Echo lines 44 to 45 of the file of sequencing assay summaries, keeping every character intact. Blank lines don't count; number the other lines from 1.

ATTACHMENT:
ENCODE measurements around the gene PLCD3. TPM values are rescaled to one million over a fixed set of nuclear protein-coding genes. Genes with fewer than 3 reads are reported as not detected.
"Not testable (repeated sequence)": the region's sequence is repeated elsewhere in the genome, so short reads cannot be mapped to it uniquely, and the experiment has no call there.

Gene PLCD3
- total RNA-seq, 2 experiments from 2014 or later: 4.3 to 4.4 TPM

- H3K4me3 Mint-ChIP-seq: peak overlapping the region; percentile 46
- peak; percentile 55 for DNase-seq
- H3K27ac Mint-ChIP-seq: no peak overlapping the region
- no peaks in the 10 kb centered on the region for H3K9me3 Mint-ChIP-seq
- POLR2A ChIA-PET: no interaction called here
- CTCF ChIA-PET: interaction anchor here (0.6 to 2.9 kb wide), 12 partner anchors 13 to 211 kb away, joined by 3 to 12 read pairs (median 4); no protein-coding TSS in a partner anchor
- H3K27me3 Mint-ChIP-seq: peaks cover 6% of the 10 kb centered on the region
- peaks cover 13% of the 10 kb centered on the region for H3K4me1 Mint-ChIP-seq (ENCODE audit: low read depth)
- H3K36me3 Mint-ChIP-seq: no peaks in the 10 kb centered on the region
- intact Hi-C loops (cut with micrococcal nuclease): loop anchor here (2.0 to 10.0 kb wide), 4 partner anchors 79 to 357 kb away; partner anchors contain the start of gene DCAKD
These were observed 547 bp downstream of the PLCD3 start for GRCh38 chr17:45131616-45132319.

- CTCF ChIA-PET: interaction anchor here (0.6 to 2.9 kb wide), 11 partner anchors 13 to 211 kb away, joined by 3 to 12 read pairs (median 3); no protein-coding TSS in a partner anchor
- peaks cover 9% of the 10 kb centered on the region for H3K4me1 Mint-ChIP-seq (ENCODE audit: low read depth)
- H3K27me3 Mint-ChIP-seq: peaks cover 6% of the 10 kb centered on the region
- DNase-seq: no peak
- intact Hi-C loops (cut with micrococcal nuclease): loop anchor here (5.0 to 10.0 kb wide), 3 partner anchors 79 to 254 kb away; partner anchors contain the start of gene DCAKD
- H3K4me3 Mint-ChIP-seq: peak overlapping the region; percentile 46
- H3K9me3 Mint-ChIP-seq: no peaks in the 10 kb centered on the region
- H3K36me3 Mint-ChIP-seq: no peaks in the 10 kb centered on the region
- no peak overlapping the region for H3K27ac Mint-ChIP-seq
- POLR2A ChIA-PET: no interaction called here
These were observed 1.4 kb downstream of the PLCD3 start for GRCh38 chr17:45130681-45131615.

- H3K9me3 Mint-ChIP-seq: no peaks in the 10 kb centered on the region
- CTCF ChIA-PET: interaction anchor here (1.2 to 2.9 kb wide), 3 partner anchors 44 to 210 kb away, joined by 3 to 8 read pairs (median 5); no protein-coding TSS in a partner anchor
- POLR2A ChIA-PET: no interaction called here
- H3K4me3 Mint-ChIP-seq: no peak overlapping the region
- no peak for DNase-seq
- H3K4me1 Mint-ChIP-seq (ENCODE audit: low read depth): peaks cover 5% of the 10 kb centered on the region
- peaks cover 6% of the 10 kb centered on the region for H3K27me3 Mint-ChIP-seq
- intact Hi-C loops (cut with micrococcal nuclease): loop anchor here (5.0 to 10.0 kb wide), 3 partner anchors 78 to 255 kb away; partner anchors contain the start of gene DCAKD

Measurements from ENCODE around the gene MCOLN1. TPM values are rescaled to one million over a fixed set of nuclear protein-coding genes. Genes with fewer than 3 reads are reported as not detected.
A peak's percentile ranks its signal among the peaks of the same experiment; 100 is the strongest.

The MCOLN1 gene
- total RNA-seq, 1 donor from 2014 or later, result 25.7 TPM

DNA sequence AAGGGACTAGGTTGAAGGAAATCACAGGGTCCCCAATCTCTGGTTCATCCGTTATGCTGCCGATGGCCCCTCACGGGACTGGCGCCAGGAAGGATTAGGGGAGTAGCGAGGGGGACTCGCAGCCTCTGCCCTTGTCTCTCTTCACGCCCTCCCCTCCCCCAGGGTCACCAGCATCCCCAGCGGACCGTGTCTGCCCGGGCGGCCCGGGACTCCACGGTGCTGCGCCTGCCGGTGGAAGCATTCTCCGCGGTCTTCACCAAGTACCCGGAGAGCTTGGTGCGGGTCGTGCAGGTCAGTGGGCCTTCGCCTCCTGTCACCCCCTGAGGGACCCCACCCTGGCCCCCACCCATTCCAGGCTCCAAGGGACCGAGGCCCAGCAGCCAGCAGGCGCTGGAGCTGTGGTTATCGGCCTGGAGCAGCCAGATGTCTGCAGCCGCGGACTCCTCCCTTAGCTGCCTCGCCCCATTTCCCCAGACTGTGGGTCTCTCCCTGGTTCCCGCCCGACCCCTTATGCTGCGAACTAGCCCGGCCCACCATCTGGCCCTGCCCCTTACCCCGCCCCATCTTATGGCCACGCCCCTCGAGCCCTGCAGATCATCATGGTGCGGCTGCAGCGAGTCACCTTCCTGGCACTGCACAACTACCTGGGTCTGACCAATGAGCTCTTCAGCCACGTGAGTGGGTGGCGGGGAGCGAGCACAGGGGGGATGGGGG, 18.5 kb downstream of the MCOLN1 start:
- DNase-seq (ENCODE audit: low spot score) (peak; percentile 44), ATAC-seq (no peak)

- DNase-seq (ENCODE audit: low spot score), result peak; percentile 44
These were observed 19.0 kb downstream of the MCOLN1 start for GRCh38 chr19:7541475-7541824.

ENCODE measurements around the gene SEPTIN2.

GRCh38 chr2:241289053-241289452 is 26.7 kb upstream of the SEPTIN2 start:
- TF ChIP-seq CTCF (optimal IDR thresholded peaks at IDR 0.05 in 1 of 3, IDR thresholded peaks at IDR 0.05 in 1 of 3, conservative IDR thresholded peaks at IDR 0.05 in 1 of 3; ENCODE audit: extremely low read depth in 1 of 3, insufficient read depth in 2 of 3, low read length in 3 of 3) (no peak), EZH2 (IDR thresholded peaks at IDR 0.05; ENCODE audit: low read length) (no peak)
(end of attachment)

GRCh38 chr2:241289053-241289452 is 26.7 kb upstream of the SEPTIN2 start:
- TF ChIP-seq CTCF (optimal IDR thresholded peaks at IDR 0.05 in 1 of 3, IDR thresholded peaks at IDR 0.05 in 1 of 3, conservative IDR thresholded peaks at IDR 0.05 in 1 of 3; ENCODE audit: extremely low read depth in 1 of 3, insufficient read depth in 2 of 3, low read length in 3 of 3) (no peak), EZH2 (IDR thresholded peaks at IDR 0.05; ENCODE audit: low read length) (no peak)